Daily Paper’s distinctive fusion of Dutch simplicity and African flair has found favor with Puma (it recently launched its second special collection for the sportswear superbrand). But they’re not too starry to collaborate with the Dutch pancake shop around the corner from their flagship store on the Bilderdijkstraat: “They have a seasonal Daily Paper pancake on their menu,” says Trabsini with a laugh. This partnership isn’t actually as odd as it sounds. In Oud-West, businesses favor the Dutch “polder” economic model, which emphasizes cooperation over competition, and cross-fertilization is common.
Former San Franciscan Jenn Knight owns the canal-side Tablespoon Baking Company. Her peanut butter cookies and almond slices sell like, well, hotcakes at Monks, a newcomer to the area’s bubbling coffee scene. “There’s a real village feeling in the Oud-West, but it’s also very cosmopolitan,” she says beneath Monks’ Delft blue Vermural, a tribute to Vermeer by Canadian-born local artist Matthew Wolferstan. Knight isn’t kidding about the area’s cultured, cosmopolitan flavor: This Saturday, she’ll attend a production of Art by French playwright Yasmina Reza, directed by Monks’ Irish owner, Patrick Abbott, and staged by Oud-West’s Orange Tea Theatre Company in the café-performance space Toon.
At the heart of Oud-West’s rising fortunes is De Hallen, a tram terminus. In 2015, the building completed its transformation into a thriving cultural complex. For years, apart from the pigeons who’d colonized its lofty rafters, the only inhabitants of this network of cavernous, glass-roofed workshops were the squatters who’d turned Hall 3 into a clandestine party venue.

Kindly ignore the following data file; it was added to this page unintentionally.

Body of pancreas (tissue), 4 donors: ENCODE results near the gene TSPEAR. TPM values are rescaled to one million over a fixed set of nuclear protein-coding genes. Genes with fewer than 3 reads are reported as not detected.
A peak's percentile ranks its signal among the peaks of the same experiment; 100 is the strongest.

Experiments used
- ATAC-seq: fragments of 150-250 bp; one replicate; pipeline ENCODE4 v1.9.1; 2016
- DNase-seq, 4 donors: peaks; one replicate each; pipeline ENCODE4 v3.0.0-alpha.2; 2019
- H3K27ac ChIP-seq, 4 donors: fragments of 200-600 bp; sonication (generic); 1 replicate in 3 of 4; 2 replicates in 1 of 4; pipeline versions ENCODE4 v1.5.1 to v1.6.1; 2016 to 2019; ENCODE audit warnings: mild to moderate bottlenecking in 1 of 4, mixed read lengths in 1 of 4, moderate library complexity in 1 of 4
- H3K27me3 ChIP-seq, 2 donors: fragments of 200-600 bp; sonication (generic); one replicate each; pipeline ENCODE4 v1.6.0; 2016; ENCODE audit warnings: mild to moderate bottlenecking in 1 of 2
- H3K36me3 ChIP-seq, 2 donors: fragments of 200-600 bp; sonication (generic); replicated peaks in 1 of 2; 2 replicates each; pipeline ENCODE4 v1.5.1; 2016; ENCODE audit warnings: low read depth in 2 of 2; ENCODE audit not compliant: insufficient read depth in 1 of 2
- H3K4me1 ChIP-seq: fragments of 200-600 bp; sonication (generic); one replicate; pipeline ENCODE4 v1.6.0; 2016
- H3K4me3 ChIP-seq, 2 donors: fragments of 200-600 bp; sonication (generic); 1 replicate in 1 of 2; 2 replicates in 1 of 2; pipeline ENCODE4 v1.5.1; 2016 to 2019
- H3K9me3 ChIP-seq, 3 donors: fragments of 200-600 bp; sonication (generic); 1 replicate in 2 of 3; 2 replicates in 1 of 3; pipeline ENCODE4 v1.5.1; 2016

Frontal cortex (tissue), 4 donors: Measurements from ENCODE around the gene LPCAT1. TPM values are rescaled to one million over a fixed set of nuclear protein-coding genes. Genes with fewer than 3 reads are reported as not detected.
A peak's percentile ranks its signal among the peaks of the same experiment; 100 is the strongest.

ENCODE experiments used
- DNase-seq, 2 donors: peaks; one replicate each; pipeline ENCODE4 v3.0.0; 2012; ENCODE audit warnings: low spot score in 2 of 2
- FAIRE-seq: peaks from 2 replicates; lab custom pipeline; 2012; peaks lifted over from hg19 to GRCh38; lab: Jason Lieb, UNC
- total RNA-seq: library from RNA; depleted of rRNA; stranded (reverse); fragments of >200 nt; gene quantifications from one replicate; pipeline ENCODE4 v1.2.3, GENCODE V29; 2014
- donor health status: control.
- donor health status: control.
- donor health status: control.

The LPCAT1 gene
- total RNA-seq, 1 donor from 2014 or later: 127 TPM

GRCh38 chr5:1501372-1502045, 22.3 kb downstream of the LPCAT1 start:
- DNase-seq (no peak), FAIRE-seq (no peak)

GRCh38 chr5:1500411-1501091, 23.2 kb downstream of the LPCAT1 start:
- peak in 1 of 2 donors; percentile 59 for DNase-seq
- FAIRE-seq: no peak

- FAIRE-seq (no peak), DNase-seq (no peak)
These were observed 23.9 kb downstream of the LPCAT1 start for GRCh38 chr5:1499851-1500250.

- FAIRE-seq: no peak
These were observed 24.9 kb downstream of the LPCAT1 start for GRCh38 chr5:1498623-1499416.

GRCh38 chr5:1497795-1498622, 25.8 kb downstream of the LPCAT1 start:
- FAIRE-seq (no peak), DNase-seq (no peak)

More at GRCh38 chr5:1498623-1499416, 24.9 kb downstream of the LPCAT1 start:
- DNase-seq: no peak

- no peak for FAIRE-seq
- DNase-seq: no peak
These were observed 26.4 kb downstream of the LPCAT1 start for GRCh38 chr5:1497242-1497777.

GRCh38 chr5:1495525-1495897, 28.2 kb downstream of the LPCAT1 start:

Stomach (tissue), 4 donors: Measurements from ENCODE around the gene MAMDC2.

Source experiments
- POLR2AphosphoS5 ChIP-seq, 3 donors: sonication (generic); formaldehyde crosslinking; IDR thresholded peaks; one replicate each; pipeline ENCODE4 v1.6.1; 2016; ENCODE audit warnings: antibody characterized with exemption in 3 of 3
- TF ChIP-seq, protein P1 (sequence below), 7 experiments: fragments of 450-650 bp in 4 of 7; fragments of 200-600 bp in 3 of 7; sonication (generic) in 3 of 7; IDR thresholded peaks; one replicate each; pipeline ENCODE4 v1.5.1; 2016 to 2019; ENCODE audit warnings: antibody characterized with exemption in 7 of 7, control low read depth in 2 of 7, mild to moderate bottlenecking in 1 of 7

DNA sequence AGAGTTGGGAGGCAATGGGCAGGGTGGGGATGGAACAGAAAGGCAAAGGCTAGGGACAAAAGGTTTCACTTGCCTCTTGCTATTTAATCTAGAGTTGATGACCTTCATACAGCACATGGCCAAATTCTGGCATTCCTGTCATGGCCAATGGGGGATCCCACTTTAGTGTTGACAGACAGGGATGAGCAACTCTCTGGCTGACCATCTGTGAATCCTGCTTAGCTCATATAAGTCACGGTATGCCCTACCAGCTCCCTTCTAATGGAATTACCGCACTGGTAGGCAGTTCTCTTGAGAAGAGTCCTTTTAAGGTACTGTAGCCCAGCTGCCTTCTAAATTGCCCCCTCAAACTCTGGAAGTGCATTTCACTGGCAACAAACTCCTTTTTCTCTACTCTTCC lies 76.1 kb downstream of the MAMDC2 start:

Today, De Hallen has been restored to its Victorian glory. The Hannie Dankbaar Passage, a glass-ceilinged walk, connects the Bilderdijkkade canal with the long-established Ten Katemarkt grocery market, serving as a rain-or-shine showcase for a mixed-use development that incorporates a chic hotel, a library, a bike workshop, antique shops and the biggest independent cinema complex in the Netherlands, the FilmHallen (check out the Parisien room, decked out in salvaged Art Deco panels). The jewel in the crown is Foodhallen, a covered food market to rival those of London and Madrid, with stalls serving everything from dim sum to doughnuts.
It’s still early days for De Hallen, but the expectation is that the complex will further drive the regeneration of Oud-West—a transformation that isn’t embraced by everybody. Some residents fear that if gentrification continues at this rate, the area will become little more than a bourgeois playground. One local enterprise that ticked several hipster boxes is Good To Go, which last summer became the country’s first bike-through coffee facility, dishing out flat whites and healthy snacks to commuters as they pedal southwards towards Amsterdam’s Zuidas, the financial and legal services district.